MALLEY v. ALICE HYDE HOSPITAL ASSOCIATION

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Supreme Court, Appellate Division, Third Department, New York.

Anne M. MALLEY, Respondent, v. ALICE HYDE HOSPITAL ASSOCIATION, Appellant.

Decided: August 01, 2002

Before:  CARDONA, P.J., MERCURE, SPAIN, CARPINELLO and MUGGLIN, JJ. Conboy, McKay, Bachman & Kendall L.L.P., Canton (Scott B. Goldie of counsel), for appellant. Mills Law Firm, Clifton Park (Maria R. Ashley of counsel), for respondent.

Appeal from an order of the Supreme Court (Demarest, J.), entered October 2, 2001 in Franklin County, which denied defendant's motion for summary judgment dismissing the complaint.

Plaintiff commenced this action seeking to recover damages for injuries she sustained when, at approximately 11:00 A.M. on the morning of February 10, 1999, she slipped and fell while walking from the parking lot across a snow-covered lawn to the entrance of a nursing home operated by defendant.   According to plaintiff, after she and a companion observed ice on the nearby sidewalk, they decided it was safer to follow the path of footprints in the snow across the lawn.   Plaintiff fell after walking more than half the distance to the entranceway.   Following joinder of issue and discovery, defendant moved for summary judgment dismissing the complaint.   Supreme Court denied the motion prompting this appeal.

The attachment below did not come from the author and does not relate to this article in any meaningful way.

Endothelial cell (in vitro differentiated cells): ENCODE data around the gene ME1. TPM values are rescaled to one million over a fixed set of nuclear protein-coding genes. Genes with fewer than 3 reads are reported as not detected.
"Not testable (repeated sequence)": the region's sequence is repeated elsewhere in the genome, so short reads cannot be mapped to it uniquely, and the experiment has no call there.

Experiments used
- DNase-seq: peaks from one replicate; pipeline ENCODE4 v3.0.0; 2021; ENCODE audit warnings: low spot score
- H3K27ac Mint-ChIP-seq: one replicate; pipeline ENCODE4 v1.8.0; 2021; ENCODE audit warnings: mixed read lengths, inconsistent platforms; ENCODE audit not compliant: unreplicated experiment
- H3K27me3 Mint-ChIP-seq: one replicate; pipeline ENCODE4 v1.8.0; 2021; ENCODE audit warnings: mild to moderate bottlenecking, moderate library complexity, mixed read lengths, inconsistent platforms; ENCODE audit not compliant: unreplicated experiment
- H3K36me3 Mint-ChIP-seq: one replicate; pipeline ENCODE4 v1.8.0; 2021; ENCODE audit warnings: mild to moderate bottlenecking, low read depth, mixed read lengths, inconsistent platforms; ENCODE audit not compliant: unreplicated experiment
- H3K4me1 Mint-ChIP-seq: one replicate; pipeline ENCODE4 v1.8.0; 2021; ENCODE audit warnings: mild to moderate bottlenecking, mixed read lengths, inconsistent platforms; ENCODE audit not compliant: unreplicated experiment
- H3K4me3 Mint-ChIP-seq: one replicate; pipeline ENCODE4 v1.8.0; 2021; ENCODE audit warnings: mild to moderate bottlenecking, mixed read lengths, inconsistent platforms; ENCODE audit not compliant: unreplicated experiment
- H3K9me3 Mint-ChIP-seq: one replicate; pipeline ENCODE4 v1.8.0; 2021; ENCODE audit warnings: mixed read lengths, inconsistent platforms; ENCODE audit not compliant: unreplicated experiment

Landowners such as defendant owe “a duty to exercise reasonable care in maintaining their property in a safe condition under all the circumstances, including the likelihood of injury to others * * * and the foreseeability of a potential plaintiff's presence on the property” (Perrelli v. Orlow, 273 A.D.2d 533, 534, 708 N.Y.S.2d 742).   Notably, issues such as foreseeability and the sufficiency of preventative measures are generally questions of fact, except in the situation where only “a single inference can be drawn from the undisputed facts” (id., at 534, 708 N.Y.S.2d 742).

 Here, defendant argues that the proof established that it maintained a paved public walkway to the entrance and, therefore, “it had no duty to clear snow and ice from an unpaved area that was not intended to be a public walkway” (Rosenbloom v. City of New York, 254 A.D.2d 474, 475, 680 N.Y.S.2d 262, lv. denied 93 N.Y.2d 803, 689 N.Y.S.2d 16, 711 N.E.2d 201).   We find, however, that evidence submitted to the effect that the sidewalk was icy at the time of the incident indicates that it may not have been suitable for pedestrian traffic (cf., id.).   Specifically, while Gerald Proper, defendant's assistant director of maintenance, presented photographs of the subject sidewalk taken approximately 40 to 55 minutes after the accident, which he claims shows that the sidewalks were clear and “had recently been salted”, defendant's maintenance logs indicate that the sidewalks had last been salted at approximately 5:00 A.M. that day, some six hours before plaintiff fell.   Therefore, Supreme Court properly denied defendant's motion for summary judgment.

Defendant's remaining arguments have been examined and found to be unpersuasive.

ORDERED that the order is affirmed, with costs.

CARDONA, P.J.

MERCURE, SPAIN, CARPINELLO and MUGGLIN, JJ., concur.

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